Northeastern Section - 53rd Annual Meeting - 2018

Paper No. 51-5
Presentation Time: 9:25 AM


BARR, Sandra M., Department of Earth and Environmental Science, Acadia University, Wolfville, NS B4P2R6, Canada, WHITE, Chris E., Nova Scotia Department of Natural Resources, P.O. Box 698, Halifax, NS B3J2T9, Canada and VAN ROOYEN, Deanne, Department of Mathematics, Physics, and Geology, Cape Breton University, Sydney, NS B1P 6L2, Canada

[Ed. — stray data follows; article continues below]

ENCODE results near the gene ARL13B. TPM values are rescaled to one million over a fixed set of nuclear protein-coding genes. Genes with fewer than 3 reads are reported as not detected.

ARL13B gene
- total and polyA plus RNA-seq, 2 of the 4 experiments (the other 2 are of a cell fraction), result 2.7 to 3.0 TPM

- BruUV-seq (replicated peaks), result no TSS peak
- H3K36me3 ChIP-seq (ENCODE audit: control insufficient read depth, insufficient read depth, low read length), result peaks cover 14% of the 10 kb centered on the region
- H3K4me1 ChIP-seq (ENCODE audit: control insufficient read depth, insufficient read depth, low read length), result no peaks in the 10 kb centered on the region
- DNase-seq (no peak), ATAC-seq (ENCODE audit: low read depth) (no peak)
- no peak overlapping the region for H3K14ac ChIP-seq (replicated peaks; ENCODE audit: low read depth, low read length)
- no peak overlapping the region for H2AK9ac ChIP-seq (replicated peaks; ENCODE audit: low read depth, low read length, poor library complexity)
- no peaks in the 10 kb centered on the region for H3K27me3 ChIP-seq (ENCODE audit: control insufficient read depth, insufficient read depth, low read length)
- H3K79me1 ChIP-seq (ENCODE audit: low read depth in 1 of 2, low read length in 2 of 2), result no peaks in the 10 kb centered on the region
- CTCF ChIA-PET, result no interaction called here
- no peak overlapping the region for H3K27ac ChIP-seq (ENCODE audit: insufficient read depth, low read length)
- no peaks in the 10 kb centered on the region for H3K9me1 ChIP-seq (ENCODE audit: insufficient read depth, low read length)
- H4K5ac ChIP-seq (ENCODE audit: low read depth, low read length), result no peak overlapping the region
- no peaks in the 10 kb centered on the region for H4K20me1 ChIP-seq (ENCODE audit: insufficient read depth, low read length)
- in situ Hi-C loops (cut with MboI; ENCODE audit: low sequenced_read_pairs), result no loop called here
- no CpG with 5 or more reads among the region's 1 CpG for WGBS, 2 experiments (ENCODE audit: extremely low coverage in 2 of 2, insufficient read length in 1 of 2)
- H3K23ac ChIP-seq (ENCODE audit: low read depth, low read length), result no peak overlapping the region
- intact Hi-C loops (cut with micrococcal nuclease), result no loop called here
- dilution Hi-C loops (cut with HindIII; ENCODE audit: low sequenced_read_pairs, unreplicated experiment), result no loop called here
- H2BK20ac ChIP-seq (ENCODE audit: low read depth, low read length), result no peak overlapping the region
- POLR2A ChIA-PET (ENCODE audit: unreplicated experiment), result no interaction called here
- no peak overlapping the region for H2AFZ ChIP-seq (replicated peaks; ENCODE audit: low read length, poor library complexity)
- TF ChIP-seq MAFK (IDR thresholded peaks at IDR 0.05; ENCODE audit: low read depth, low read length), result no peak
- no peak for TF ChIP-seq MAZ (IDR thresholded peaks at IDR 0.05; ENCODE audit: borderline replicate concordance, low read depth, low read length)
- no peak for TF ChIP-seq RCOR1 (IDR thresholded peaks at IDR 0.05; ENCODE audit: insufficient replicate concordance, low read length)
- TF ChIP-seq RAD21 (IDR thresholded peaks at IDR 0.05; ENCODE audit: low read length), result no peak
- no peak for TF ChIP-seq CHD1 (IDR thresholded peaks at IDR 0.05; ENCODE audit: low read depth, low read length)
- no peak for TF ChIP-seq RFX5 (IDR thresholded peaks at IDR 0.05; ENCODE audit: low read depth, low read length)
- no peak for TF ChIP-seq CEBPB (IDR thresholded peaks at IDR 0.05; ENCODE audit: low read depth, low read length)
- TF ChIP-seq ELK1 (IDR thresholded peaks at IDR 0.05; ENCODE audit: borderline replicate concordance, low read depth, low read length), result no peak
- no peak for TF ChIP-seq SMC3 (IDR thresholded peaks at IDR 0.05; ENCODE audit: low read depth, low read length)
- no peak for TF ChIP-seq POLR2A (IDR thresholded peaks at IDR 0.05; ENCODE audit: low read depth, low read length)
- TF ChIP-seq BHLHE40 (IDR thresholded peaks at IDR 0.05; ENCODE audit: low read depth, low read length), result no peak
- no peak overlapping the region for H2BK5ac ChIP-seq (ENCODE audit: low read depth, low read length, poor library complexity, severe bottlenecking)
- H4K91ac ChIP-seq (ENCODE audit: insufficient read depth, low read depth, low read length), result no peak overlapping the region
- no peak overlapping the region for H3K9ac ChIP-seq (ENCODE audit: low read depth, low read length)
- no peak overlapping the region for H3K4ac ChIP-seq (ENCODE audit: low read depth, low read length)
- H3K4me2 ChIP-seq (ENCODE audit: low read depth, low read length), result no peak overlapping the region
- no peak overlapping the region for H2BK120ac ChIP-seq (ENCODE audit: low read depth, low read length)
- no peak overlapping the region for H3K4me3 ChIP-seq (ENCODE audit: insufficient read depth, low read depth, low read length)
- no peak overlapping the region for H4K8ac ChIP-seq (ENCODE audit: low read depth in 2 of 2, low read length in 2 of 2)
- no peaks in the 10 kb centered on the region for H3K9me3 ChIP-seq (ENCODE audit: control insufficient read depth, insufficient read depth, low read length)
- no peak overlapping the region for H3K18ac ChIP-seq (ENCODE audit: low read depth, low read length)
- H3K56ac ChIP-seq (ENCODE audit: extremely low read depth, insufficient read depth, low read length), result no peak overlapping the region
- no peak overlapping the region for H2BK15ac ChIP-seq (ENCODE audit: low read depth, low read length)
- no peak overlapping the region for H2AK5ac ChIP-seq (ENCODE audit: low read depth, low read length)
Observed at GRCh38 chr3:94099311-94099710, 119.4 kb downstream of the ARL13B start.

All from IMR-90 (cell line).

The presence in Cape Breton Island of at least four fault-bounded terranes with different pre-Carboniferous stratigraphic, magmatic, metamorphic, structural, geophysical, isotopic, and tectonic characteristics has been recognized since the 1980s. These differences occur over a present-day cross-sectional distance of only 140 km, the narrowest part of the northern Appalachian orogen to record such diversity from Grenville province to Avalonia and possibly Meguma. The inferred sutures are cryptic, marked by Carboniferous faults, and lack any direct evidence for the former presence of intervening ocean crust. Mostly they are obscured by younger sedimentary cover. Proving that these young faults mark the sites of former subduction zones has been difficult, and hence alternative interpretations persist that they represent different parts of some smaller number of former continental fragments, or perhaps only a cross-section of a single continental fragment (Avalonia). An additional problem has been the documented occurrence of orogen-parallel translation of terranes relative to one another, so that now-adjacent terranes may have been separated by hundreds of kilometres at the time when they were forming. To try to resolve these issues, the approach has been to quantify all of the geological characteristics of the pre-Carboniferous rocks, in particular to identify the presence of continental margin sedimentary rocks of various ages, as well as subduction-related igneous rocks within each terrane, requiring the former presence of a plate convergence. The problem with this approach has been confirming that rocks of similar or overlapping ages formed in unrelated subduction zones, especially as isotopic characteristics are also ambiguous or overlapping. Comparisons with terranes in Newfoundland and New Brunswick where evidence of intervening oceanic rocks or subduction-related metamorphism is better preserved has provided perhaps the most convincing evidence. New U-Pb (zircon) ages have helped by leading to the recognition of Cambrian-Ordovician arc and possible back-arc units, strengthening the similarity of central Cape Breton Island to Ganderian central Newfoundland, and better constraining the ages of Neoproterozoic through Devonian subduction events.